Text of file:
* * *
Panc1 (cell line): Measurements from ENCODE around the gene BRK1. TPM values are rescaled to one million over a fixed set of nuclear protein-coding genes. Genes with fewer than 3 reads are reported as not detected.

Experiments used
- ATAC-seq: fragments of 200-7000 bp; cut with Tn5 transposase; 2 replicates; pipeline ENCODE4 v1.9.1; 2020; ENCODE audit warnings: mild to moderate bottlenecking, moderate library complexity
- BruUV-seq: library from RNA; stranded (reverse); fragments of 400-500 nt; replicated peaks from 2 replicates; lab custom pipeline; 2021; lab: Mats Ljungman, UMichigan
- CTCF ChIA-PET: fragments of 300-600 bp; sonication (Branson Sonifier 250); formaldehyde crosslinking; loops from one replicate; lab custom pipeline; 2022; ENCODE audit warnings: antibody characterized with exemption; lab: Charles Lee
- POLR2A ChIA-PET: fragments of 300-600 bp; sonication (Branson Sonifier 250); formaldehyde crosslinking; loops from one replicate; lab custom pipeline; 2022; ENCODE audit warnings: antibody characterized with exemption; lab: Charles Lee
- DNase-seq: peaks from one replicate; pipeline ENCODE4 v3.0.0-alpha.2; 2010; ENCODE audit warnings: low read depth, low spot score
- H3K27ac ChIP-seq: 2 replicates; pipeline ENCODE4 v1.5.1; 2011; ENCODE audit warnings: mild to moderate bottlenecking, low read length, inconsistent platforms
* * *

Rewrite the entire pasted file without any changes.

Panc1 (cell line): Measurements from ENCODE around the gene BRK1. TPM values are rescaled to one million over a fixed set of nuclear protein-coding genes. Genes with fewer than 3 reads are reported as not detected.

Experiments used
- ATAC-seq: fragments of 200-7000 bp; cut with Tn5 transposase; 2 replicates; pipeline ENCODE4 v1.9.1; 2020; ENCODE audit warnings: mild to moderate bottlenecking, moderate library complexity
- BruUV-seq: library from RNA; stranded (reverse); fragments of 400-500 nt; replicated peaks from 2 replicates; lab custom pipeline; 2021; lab: Mats Ljungman, UMichigan
- CTCF ChIA-PET: fragments of 300-600 bp; sonication (Branson Sonifier 250); formaldehyde crosslinking; loops from one replicate; lab custom pipeline; 2022; ENCODE audit warnings: antibody characterized with exemption; lab: Charles Lee
- POLR2A ChIA-PET: fragments of 300-600 bp; sonication (Branson Sonifier 250); formaldehyde crosslinking; loops from one replicate; lab custom pipeline; 2022; ENCODE audit warnings: antibody characterized with exemption; lab: Charles Lee
- DNase-seq: peaks from one replicate; pipeline ENCODE4 v3.0.0-alpha.2; 2010; ENCODE audit warnings: low read depth, low spot score
- H3K27ac ChIP-seq: 2 replicates; pipeline ENCODE4 v1.5.1; 2011; ENCODE audit warnings: mild to moderate bottlenecking, low read length, inconsistent platforms